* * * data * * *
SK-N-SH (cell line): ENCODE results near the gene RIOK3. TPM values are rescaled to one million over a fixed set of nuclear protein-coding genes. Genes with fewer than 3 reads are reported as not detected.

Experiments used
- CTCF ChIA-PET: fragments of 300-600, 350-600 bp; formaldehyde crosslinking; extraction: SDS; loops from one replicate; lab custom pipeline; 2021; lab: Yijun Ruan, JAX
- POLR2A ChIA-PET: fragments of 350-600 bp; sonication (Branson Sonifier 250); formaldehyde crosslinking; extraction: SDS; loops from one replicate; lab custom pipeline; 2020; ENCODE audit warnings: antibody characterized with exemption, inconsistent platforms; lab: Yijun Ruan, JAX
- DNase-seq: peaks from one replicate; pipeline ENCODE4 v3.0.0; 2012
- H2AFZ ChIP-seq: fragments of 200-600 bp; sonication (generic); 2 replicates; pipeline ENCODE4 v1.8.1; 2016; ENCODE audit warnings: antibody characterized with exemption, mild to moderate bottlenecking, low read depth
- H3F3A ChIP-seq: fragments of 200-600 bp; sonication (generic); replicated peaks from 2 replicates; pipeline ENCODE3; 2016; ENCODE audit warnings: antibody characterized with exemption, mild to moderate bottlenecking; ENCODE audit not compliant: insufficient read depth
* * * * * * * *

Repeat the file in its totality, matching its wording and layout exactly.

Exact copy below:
SK-N-SH (cell line): ENCODE results near the gene RIOK3. TPM values are rescaled to one million over a fixed set of nuclear protein-coding genes. Genes with fewer than 3 reads are reported as not detected.

Experiments used
- CTCF ChIA-PET: fragments of 300-600, 350-600 bp; formaldehyde crosslinking; extraction: SDS; loops from one replicate; lab custom pipeline; 2021; lab: Yijun Ruan, JAX
- POLR2A ChIA-PET: fragments of 350-600 bp; sonication (Branson Sonifier 250); formaldehyde crosslinking; extraction: SDS; loops from one replicate; lab custom pipeline; 2020; ENCODE audit warnings: antibody characterized with exemption, inconsistent platforms; lab: Yijun Ruan, JAX
- DNase-seq: peaks from one replicate; pipeline ENCODE4 v3.0.0; 2012
- H2AFZ ChIP-seq: fragments of 200-600 bp; sonication (generic); 2 replicates; pipeline ENCODE4 v1.8.1; 2016; ENCODE audit warnings: antibody characterized with exemption, mild to moderate bottlenecking, low read depth
- H3F3A ChIP-seq: fragments of 200-600 bp; sonication (generic); replicated peaks from 2 replicates; pipeline ENCODE3; 2016; ENCODE audit warnings: antibody characterized with exemption, mild to moderate bottlenecking; ENCODE audit not compliant: insufficient read depth